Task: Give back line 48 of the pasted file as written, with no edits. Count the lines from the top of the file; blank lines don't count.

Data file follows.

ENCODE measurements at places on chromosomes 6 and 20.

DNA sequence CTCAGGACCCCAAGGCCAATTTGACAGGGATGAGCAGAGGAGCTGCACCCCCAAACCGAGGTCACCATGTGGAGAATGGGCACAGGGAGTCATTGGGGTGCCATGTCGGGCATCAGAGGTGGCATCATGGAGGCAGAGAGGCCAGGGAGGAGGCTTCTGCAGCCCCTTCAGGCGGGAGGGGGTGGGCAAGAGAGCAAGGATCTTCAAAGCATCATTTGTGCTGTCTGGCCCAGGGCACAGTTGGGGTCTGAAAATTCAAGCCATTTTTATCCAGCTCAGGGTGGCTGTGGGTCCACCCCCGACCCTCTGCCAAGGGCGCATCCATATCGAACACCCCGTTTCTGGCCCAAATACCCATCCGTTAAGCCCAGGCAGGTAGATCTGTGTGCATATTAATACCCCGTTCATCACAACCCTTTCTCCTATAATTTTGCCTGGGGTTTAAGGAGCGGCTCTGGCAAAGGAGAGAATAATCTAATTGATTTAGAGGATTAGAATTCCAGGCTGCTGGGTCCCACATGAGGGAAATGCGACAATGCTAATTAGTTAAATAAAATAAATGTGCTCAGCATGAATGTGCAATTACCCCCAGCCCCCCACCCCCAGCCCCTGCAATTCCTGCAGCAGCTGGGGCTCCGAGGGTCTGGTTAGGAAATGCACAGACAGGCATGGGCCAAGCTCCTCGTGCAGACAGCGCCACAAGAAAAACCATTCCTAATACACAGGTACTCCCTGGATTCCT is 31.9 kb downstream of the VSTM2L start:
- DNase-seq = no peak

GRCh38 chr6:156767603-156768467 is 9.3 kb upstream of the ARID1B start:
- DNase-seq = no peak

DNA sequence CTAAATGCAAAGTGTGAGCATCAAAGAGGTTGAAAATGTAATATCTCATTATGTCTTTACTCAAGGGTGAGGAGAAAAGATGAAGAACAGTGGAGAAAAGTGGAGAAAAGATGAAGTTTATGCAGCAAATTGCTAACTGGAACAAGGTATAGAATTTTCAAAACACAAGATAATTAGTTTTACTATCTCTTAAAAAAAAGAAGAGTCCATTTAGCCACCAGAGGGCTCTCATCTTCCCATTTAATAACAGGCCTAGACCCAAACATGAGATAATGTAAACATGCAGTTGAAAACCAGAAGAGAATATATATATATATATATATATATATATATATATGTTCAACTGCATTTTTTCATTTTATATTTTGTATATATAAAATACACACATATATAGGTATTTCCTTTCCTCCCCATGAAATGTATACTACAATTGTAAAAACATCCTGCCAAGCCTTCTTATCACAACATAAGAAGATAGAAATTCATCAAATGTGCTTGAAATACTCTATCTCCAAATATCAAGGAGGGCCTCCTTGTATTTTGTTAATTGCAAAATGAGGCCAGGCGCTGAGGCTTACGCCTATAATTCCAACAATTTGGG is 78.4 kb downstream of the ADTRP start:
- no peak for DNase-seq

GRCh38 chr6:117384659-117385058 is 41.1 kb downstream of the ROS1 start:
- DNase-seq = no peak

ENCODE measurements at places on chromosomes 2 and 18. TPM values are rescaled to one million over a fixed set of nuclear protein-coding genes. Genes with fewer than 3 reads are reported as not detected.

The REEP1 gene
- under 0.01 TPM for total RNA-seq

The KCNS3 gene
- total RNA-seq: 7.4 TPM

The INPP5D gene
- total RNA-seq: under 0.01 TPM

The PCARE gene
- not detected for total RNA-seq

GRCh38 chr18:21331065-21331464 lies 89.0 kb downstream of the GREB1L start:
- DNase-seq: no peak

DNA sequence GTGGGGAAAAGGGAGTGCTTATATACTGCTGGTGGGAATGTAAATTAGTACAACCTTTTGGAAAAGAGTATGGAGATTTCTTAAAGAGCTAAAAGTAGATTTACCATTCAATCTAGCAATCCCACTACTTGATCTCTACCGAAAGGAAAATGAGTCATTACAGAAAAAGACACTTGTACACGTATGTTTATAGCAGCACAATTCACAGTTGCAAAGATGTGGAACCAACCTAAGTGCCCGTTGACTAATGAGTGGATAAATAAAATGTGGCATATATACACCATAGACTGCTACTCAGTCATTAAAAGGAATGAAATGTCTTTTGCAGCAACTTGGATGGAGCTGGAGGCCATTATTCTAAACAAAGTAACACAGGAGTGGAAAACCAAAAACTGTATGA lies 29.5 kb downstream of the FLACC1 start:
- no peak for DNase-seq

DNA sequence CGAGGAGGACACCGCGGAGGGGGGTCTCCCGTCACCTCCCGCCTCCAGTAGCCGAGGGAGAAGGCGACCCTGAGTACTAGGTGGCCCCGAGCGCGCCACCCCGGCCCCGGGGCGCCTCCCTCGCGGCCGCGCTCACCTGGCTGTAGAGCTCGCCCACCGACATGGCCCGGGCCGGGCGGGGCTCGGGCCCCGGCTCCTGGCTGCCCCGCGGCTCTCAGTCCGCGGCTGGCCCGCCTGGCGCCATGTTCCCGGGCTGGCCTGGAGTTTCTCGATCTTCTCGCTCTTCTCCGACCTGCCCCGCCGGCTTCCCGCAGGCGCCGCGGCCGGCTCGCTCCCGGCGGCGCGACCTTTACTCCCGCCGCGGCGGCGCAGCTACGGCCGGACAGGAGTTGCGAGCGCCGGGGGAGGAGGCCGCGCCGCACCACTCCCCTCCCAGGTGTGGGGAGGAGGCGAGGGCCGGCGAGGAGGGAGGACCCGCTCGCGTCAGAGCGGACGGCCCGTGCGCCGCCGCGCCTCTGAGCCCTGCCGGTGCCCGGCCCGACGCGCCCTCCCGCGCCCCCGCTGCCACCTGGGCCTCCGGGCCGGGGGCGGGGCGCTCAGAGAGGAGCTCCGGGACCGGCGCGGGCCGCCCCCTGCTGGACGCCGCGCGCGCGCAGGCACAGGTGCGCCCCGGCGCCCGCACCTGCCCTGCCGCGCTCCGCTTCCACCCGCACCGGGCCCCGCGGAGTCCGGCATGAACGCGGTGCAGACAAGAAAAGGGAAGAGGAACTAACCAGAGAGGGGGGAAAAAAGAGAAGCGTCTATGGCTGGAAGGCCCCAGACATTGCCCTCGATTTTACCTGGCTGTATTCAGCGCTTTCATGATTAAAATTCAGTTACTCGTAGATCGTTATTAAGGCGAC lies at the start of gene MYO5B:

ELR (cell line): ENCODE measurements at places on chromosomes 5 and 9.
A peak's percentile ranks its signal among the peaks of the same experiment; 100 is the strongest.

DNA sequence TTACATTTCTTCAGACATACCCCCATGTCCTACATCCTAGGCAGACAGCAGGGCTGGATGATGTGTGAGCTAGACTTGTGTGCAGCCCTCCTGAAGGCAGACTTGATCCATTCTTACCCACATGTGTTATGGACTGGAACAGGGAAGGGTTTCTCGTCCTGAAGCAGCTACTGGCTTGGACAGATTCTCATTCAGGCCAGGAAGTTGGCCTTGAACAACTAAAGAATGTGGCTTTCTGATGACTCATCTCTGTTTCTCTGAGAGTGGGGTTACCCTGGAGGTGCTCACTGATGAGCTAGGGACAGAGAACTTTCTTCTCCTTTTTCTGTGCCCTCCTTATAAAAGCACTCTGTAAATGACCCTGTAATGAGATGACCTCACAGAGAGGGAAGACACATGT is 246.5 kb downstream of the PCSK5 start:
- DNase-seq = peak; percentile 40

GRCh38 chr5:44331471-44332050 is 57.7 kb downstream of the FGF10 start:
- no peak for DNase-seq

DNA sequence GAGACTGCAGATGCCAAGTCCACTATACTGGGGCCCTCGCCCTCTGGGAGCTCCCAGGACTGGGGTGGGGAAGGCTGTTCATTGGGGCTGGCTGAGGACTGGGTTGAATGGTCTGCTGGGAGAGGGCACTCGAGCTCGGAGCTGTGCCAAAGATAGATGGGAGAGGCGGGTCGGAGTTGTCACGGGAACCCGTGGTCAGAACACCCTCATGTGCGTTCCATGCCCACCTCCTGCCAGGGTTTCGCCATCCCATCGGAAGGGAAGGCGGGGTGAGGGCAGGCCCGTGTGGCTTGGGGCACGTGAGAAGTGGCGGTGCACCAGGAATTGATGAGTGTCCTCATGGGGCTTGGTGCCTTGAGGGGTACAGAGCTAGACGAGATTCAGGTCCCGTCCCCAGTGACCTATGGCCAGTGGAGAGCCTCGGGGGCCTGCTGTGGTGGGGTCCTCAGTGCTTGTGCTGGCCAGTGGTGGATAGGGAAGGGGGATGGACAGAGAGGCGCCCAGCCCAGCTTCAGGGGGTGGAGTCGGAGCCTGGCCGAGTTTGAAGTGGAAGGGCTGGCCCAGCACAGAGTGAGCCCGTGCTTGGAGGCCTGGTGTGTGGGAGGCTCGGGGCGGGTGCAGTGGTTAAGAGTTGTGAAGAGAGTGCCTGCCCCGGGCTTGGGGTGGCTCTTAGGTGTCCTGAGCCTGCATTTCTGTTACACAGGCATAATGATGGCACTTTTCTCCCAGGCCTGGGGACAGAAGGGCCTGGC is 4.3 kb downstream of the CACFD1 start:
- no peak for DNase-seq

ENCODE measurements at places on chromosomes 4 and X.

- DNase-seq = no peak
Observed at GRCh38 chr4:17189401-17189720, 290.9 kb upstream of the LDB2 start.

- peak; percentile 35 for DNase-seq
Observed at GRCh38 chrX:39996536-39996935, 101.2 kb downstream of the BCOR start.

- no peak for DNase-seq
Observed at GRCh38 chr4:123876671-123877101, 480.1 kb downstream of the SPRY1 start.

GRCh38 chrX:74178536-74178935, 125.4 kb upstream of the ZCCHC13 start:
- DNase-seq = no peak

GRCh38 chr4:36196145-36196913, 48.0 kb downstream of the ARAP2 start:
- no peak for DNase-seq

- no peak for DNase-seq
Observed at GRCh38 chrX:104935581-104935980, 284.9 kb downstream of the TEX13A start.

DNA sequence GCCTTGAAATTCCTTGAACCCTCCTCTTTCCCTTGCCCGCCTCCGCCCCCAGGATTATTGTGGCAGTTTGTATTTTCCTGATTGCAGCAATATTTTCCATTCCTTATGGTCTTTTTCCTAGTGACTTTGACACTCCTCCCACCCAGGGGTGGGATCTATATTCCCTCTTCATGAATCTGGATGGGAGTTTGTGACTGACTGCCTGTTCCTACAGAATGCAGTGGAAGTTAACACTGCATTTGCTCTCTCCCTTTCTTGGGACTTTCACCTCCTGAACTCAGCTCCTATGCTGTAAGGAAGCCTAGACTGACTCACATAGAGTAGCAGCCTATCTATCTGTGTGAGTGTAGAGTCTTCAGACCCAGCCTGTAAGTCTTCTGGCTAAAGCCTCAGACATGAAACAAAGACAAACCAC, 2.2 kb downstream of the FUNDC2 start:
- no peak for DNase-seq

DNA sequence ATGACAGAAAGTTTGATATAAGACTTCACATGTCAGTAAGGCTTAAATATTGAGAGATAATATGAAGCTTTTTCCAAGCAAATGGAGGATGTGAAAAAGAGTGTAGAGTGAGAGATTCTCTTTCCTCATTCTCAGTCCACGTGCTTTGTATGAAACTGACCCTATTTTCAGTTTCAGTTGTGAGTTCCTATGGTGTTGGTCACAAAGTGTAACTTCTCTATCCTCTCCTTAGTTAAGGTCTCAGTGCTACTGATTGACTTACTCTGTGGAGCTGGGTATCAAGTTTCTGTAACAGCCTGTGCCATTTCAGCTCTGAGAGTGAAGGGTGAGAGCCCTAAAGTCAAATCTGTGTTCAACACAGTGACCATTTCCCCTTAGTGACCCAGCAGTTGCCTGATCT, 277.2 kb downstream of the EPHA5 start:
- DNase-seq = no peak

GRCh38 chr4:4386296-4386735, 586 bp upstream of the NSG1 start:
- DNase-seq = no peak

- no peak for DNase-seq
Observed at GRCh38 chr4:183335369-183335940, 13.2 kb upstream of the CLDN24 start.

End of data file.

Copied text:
- DNase-seq = no peak